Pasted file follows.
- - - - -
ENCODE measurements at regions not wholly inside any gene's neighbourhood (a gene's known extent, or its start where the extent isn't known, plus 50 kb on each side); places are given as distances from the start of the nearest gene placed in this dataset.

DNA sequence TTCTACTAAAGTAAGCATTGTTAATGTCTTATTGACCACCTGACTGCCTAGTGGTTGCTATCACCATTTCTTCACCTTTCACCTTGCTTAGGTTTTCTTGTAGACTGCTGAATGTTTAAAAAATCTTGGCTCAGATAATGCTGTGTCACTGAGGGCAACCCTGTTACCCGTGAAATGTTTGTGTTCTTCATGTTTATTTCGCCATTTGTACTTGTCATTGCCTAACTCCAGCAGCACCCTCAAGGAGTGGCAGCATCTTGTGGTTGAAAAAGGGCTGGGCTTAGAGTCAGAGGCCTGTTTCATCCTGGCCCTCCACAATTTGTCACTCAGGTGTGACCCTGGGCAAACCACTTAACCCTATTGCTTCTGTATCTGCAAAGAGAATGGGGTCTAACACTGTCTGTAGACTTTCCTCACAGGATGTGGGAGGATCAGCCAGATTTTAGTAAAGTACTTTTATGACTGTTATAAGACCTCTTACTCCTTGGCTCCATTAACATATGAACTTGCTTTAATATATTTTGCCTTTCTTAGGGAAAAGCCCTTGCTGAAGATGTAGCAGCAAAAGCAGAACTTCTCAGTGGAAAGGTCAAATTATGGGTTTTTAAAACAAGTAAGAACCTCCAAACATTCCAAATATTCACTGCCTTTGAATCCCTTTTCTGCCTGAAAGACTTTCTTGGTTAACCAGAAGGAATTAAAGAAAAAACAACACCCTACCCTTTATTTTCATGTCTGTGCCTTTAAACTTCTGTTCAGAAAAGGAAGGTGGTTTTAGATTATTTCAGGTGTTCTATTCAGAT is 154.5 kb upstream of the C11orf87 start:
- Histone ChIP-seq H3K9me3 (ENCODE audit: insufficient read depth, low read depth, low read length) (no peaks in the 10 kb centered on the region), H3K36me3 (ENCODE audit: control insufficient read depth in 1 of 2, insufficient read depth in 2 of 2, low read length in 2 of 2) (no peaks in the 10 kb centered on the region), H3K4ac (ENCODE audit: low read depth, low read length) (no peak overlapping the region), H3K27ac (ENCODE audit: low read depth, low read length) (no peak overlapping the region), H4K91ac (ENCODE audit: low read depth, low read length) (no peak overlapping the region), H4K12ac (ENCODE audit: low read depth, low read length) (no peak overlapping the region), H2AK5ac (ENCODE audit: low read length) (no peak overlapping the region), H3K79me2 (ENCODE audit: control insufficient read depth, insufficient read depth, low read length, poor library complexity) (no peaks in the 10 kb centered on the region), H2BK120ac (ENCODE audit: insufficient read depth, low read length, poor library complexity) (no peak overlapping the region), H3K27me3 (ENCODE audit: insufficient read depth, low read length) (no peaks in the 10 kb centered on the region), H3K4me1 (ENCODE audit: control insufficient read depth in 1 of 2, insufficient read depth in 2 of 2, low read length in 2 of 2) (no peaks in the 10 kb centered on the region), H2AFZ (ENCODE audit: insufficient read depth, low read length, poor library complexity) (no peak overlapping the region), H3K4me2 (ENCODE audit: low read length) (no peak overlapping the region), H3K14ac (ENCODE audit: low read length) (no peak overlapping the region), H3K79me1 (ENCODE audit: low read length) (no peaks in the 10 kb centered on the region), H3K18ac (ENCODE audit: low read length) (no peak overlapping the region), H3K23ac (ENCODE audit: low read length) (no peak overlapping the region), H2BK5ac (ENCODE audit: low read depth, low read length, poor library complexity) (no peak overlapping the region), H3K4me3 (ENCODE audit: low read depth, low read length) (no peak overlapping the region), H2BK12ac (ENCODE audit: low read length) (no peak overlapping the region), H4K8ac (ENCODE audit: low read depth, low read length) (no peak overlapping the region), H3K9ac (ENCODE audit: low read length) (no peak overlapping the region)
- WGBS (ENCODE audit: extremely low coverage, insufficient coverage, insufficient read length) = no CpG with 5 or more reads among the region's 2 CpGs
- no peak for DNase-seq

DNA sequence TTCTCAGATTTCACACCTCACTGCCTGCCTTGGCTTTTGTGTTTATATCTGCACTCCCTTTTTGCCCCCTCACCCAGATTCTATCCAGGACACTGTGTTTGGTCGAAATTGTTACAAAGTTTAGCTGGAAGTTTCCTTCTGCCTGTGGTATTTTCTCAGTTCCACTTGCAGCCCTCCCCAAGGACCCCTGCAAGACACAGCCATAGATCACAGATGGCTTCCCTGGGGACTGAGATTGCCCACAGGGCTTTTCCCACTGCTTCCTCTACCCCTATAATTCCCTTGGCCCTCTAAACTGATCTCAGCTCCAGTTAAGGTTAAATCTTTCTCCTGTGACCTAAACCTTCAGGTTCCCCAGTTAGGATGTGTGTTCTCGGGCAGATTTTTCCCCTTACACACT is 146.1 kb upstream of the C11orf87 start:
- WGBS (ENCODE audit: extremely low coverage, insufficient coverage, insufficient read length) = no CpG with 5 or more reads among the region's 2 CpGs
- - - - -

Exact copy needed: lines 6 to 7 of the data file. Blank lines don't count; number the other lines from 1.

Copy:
DNA sequence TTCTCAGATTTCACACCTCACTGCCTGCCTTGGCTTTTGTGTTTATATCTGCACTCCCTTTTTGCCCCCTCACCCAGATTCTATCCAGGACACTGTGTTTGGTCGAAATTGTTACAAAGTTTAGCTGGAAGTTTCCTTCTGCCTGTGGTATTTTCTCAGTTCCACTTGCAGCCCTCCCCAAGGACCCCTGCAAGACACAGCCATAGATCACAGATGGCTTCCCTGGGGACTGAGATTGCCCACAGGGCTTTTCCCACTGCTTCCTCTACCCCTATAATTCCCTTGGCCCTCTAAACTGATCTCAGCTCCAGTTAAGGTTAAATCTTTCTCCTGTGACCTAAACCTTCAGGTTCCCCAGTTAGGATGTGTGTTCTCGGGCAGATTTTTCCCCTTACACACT is 146.1 kb upstream of the C11orf87 start:
- WGBS (ENCODE audit: extremely low coverage, insufficient coverage, insufficient read length) = no CpG with 5 or more reads among the region's 2 CpGs